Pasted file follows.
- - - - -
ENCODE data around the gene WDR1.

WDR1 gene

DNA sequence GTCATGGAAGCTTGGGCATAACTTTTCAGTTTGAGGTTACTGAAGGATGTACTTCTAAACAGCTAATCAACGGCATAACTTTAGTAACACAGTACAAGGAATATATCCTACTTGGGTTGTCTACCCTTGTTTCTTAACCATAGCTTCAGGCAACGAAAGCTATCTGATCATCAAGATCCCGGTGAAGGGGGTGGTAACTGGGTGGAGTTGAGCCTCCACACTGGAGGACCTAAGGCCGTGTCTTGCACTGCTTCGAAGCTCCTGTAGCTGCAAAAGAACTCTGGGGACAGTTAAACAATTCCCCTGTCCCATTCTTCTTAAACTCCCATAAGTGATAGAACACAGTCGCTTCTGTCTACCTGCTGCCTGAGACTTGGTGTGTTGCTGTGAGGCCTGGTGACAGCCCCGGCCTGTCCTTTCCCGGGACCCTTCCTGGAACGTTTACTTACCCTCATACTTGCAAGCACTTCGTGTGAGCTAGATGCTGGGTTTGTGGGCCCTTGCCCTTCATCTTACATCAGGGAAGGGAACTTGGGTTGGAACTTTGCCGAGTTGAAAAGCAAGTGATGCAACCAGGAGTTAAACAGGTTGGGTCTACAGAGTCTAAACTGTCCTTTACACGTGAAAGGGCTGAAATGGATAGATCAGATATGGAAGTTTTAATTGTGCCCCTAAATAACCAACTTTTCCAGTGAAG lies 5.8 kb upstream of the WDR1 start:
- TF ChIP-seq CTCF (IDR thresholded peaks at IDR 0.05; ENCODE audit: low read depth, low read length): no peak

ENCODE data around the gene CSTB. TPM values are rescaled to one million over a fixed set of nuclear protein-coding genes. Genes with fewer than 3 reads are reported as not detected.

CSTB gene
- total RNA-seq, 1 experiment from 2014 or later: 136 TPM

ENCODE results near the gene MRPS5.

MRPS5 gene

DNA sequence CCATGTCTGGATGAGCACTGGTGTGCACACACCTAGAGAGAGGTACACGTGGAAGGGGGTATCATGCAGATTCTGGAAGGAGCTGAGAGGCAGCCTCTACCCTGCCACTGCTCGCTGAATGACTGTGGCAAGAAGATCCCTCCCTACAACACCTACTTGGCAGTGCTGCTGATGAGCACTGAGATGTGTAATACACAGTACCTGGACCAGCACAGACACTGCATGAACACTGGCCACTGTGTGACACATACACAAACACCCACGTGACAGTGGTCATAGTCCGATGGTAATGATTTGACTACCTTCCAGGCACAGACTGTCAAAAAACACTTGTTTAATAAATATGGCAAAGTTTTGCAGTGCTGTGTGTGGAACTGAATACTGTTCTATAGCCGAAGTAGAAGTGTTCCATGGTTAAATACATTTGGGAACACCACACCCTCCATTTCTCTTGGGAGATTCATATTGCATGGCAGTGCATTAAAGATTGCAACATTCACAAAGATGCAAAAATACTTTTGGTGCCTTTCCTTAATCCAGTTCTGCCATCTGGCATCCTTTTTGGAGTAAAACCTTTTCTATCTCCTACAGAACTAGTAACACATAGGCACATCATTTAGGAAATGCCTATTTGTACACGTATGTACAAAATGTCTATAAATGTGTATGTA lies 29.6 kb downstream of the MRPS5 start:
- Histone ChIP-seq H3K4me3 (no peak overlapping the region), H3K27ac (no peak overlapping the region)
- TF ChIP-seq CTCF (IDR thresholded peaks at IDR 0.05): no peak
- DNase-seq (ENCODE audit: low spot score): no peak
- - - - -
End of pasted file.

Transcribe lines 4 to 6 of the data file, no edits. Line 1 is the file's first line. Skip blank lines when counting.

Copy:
- TF ChIP-seq CTCF (IDR thresholded peaks at IDR 0.05; ENCODE audit: low read depth, low read length): no peak

ENCODE data around the gene CSTB. TPM values are rescaled to one million over a fixed set of nuclear protein-coding genes. Genes with fewer than 3 reads are reported as not detected.

CSTB gene